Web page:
Job Market Paper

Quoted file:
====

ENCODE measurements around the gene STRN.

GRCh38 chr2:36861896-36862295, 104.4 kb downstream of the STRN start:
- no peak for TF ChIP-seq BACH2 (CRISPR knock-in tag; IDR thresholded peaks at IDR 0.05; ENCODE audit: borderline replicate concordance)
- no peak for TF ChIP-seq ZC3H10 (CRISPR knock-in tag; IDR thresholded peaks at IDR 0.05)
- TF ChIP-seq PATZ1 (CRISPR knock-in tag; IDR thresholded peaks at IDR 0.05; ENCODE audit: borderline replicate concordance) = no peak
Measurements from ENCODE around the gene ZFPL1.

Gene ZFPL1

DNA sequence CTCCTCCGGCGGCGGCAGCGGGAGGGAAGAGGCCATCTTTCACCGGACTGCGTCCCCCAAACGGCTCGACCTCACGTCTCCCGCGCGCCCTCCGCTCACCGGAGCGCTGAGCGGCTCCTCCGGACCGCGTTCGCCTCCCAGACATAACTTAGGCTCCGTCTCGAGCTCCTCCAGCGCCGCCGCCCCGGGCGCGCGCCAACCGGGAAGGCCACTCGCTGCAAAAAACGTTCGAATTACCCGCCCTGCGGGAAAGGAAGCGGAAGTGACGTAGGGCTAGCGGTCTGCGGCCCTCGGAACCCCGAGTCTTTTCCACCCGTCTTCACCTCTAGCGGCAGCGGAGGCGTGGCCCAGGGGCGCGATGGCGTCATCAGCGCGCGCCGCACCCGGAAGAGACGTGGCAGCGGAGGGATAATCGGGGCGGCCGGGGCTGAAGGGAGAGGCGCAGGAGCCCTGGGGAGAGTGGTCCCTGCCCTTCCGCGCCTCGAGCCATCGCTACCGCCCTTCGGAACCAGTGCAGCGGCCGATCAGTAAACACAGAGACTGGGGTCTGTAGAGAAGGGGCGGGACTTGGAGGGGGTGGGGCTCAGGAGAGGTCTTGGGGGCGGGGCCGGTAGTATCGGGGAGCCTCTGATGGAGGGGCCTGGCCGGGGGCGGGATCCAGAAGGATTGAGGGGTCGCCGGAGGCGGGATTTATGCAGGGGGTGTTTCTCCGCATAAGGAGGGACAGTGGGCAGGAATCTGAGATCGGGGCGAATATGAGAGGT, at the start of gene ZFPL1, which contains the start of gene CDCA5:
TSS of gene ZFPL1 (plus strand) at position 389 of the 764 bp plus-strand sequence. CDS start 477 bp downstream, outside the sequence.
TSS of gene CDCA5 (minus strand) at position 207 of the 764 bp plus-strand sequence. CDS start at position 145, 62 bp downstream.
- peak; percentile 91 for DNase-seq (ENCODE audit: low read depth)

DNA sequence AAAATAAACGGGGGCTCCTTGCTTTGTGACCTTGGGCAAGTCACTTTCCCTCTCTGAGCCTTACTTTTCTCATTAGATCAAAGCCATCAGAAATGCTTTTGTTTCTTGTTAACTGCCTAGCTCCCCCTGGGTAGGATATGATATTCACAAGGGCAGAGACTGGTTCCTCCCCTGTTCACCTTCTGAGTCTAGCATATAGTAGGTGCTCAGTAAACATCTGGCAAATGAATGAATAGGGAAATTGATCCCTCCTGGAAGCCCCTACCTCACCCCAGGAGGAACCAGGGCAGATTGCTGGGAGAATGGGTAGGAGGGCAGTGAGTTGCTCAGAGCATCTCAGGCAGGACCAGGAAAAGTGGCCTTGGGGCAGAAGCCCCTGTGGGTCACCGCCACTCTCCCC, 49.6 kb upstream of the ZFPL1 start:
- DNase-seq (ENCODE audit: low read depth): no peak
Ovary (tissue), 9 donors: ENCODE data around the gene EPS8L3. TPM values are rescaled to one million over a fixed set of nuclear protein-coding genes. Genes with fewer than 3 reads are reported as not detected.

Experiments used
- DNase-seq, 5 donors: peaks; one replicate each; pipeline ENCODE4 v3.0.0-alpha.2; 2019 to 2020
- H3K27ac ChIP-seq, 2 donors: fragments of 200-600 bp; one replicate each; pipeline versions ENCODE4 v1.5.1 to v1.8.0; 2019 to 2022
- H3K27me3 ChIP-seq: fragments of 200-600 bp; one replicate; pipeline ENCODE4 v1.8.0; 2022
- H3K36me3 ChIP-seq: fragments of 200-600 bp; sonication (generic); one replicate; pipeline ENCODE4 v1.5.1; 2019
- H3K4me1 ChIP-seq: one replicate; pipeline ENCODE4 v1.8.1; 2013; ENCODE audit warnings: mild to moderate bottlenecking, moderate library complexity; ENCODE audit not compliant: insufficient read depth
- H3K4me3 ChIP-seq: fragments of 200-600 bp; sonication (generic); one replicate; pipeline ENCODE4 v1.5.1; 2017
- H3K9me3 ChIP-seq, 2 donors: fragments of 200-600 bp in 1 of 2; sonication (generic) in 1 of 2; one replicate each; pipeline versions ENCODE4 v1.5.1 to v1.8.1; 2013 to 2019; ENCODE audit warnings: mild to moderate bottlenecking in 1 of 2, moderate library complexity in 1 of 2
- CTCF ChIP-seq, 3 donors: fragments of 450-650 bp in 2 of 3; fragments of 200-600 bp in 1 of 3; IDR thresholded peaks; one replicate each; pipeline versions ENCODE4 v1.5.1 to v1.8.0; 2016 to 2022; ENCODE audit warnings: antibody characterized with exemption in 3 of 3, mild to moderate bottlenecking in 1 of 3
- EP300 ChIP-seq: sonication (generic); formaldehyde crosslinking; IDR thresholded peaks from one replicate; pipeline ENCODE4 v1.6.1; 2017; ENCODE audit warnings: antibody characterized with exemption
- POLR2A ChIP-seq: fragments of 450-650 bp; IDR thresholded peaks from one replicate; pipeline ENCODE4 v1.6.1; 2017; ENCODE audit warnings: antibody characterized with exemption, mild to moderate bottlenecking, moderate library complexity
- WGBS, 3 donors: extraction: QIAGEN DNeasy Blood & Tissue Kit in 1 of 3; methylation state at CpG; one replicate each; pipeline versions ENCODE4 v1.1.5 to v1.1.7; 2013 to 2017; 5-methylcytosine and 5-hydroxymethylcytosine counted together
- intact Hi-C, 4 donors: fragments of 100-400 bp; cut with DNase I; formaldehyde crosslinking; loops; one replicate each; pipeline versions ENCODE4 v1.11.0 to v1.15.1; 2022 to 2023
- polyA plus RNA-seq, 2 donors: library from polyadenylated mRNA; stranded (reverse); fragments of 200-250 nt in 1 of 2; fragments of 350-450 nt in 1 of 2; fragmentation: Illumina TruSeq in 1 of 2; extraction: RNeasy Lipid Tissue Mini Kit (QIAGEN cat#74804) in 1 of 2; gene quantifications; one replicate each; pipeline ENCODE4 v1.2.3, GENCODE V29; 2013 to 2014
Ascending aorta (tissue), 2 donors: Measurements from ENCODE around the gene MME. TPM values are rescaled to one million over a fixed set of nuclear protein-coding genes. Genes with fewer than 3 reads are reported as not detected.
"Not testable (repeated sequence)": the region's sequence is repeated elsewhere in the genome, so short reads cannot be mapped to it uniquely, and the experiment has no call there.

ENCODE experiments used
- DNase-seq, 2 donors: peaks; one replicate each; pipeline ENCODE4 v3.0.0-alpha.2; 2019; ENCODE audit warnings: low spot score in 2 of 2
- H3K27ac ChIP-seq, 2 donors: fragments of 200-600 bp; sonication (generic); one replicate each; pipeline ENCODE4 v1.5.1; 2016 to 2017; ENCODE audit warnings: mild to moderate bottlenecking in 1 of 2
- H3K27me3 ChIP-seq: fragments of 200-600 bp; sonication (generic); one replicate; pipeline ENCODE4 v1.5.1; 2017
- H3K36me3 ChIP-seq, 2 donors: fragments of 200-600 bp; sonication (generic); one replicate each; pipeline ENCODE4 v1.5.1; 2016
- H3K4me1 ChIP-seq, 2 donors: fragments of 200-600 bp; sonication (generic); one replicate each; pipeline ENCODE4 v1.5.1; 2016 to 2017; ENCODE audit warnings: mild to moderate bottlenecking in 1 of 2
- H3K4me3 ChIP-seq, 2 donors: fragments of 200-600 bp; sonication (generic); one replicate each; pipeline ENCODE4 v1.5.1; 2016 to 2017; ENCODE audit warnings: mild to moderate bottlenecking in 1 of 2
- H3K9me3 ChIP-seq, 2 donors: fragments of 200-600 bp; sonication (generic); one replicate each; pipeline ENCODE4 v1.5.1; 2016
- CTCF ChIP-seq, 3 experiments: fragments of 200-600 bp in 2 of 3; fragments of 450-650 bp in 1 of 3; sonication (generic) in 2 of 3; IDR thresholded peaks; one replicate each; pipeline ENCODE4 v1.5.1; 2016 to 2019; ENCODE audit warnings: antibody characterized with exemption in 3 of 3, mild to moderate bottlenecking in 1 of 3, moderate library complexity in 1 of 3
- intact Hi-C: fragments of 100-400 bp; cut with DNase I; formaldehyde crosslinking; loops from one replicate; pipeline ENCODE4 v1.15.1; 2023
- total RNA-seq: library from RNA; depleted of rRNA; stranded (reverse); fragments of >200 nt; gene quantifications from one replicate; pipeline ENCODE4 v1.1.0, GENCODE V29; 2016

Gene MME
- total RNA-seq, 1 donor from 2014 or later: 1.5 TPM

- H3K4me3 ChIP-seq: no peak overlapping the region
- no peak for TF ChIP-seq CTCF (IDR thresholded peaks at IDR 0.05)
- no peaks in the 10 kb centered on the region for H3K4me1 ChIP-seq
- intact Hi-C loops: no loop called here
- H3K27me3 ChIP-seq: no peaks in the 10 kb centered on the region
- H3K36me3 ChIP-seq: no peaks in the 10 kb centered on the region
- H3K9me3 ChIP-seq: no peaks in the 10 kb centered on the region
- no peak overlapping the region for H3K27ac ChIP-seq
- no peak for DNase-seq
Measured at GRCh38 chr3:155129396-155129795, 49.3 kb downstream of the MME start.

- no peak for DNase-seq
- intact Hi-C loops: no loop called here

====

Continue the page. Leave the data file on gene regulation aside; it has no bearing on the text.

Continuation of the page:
The traditional approach to financial theory assumes that any profitable speculation in financial markets will have stabilizing effects on prices. Speculation could only be destabilizing if investors, on average, bought high and sold low. Since this strategy would be unprofitable, speculation should dampen fluctuations as “arbitrageurs” bet against speculative bubbles. Despite the large body of theoretical and empirical work in favor of the idea that speculation has destabilizing effects on asset prices, the “traditional view” has still been used to argue that bank lending for the speculative purchase of assets will reduce price volatility. In this paper, I argue that financial intermediaries play a role in perpetuating periods of overvaluation through the extension of credit used for speculation. Using a Markov-switching vector autoregressive model with time-varying transition probabilities, I show that the expected duration of a “bull market” is dependent on the portfolio decisions of financial and nonfinancial sectors. As such, when the banking system lends against collateral, which is itself the object of speculation, asset price bubbles can persist, even when a growing share of investors believe that assets are overvalued.